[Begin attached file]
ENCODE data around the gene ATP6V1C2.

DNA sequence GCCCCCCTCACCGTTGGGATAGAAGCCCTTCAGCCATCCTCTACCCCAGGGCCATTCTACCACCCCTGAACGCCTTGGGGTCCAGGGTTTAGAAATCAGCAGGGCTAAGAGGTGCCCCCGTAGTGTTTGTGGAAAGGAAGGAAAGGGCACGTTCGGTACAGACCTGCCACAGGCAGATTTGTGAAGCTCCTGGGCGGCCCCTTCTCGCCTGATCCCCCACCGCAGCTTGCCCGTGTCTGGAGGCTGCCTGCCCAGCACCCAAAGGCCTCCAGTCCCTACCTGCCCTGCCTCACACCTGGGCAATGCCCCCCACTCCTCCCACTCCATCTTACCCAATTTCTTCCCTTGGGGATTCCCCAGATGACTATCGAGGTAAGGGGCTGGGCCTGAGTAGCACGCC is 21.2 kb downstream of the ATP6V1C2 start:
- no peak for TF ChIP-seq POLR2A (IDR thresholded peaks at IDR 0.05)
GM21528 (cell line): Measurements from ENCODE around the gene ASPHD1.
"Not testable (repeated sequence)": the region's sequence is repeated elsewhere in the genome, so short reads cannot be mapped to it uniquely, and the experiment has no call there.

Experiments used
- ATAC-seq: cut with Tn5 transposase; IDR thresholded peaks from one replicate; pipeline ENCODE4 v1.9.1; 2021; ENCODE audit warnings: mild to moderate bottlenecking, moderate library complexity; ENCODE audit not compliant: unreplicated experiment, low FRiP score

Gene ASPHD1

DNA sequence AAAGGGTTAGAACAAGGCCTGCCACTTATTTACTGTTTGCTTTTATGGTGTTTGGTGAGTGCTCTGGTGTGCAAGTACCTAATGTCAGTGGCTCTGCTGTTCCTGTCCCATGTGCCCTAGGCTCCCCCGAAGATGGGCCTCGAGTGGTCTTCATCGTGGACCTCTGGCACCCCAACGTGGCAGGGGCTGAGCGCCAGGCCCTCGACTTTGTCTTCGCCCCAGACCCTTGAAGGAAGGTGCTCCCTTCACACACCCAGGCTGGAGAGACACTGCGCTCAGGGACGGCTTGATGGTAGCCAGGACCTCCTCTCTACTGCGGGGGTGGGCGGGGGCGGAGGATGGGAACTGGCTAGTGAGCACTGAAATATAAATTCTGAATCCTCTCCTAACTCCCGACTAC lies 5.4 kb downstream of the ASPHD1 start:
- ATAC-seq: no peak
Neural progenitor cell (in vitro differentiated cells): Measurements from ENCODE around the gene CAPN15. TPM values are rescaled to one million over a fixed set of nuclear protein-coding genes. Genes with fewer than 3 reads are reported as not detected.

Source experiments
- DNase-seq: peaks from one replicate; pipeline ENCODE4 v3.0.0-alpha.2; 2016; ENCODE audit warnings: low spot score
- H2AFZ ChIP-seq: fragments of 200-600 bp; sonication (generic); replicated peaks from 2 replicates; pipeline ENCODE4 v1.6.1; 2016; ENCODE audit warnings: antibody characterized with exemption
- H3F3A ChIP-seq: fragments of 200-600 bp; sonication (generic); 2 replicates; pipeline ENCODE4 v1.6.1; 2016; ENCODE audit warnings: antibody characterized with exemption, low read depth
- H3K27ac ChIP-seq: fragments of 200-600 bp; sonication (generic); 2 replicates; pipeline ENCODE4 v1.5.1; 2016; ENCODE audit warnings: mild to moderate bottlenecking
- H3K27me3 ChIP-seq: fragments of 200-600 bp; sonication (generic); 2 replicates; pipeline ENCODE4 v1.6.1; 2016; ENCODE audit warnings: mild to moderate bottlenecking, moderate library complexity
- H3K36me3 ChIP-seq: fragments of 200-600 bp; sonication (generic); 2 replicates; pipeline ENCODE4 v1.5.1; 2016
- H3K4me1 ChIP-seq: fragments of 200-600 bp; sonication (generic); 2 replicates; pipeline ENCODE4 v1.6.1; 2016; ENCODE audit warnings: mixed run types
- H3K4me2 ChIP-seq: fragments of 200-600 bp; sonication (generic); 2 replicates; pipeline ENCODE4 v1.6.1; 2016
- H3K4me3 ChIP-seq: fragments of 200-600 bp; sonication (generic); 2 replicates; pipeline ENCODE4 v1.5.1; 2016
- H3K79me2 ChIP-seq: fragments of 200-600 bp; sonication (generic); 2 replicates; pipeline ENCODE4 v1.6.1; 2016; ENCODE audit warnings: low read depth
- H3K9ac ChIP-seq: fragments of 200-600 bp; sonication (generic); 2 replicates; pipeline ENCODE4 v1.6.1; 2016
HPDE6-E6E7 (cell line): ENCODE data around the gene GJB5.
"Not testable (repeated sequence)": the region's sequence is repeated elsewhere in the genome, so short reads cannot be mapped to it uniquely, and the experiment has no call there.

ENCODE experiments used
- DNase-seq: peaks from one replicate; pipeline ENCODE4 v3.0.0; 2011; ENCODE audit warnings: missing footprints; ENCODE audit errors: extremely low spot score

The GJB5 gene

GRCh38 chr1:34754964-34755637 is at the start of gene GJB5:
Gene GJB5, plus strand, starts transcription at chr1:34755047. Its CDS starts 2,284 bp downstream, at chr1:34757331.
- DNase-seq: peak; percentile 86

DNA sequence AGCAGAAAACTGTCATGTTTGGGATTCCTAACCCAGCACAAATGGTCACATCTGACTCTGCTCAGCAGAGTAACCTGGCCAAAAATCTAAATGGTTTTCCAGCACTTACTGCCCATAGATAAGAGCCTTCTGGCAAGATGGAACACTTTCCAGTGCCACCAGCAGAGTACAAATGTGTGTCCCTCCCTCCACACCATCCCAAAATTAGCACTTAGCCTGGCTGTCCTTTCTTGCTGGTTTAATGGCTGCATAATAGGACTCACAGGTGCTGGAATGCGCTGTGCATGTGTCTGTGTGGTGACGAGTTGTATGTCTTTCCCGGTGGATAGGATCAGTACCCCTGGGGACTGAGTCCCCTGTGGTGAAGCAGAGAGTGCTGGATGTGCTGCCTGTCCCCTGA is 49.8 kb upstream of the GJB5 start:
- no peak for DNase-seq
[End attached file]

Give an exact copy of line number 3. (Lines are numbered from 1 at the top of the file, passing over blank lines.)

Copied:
- no peak for TF ChIP-seq POLR2A (IDR thresholded peaks at IDR 0.05)